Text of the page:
The win put Boston back into third place in the Atlantic Division, just one point ahead of Tampa Bay (51-50…hey- that’s an old Van Halen album!), who will play the division leader and Sunshine State rival Florida Panthers this evening. The B’s also stayed ahead of the hated Montreal Canadiens, who hurled 49 shots at Brian Elliott but lost in overtime in a game in which the Blues brought back goaltending legends- Mike Liut, Curtis Joseph, Grant Fuhr and Martin Brodeur for a pre-game recognition ceremony. Interestingly enough, Elliott’s 46 saves were the most at home by a Blues goaltender since…you guessed it…Joseph. And to top it off, Elliott was wearing a special tribute mask to Joseph with the same paint job that the former NHL great wore in St. Louis from 1990-93, before he adopted the ubiquitous CuJo rabid dog visage that decorated his headgear for the remainder of his career. But I digress…
This Bruins team is a game bunch of players who put in a good effort on most nights even if their hard work isn’t always rewarded with a win. For the past several weeks, they’ve been without center David Krejci, but Ryan Spooner rose to the occasion by playing like the 2nd-line pivot that many of us felt he had the potential to be. With Krejci close to returning, that’s good news for the B’s but the issue with this club is not the scoring as much as it is a lack of a viable championship-caliber defense. Unless Don Sweeney and his scouts can figure out a way to bring someone in, then fans can expect that this is about as good as it will get.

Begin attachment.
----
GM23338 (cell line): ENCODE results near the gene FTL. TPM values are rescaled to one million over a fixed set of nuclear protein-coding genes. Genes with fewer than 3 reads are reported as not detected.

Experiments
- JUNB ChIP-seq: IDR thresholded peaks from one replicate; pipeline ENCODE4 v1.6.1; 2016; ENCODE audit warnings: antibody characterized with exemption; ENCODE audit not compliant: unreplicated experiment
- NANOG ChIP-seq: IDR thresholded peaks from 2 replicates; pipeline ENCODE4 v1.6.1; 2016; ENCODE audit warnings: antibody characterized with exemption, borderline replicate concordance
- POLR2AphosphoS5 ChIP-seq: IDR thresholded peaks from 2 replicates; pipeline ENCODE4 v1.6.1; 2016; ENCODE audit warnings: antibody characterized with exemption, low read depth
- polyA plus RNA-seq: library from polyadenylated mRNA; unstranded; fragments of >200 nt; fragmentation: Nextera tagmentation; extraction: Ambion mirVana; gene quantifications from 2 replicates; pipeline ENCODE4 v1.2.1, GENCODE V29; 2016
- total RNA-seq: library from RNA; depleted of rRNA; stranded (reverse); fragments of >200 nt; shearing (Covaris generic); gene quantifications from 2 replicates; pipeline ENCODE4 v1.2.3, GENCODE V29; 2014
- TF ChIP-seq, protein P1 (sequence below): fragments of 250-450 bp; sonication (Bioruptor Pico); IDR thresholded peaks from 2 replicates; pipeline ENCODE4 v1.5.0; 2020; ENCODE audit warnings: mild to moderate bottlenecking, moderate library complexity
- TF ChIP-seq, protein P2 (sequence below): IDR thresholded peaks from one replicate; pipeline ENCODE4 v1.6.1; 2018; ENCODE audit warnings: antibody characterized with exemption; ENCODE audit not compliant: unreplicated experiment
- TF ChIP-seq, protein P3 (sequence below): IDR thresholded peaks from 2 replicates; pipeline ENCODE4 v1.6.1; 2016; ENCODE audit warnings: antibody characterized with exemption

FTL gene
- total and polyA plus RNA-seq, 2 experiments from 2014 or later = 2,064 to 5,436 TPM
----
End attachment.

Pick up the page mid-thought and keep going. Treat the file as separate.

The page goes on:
Tuukka Rask has shown that he has more than enough talent and experience to carry the team at times, and Jonas Gustavsson has been the serviceable backup that the team hoped Niklas Svedberg would be a year ago. However, without a balanced defense, the Bruins are a middle-of-the-pack team, and even the most optimistic of observers aren’t blocking off their calendars in May and June for an extended playoff run.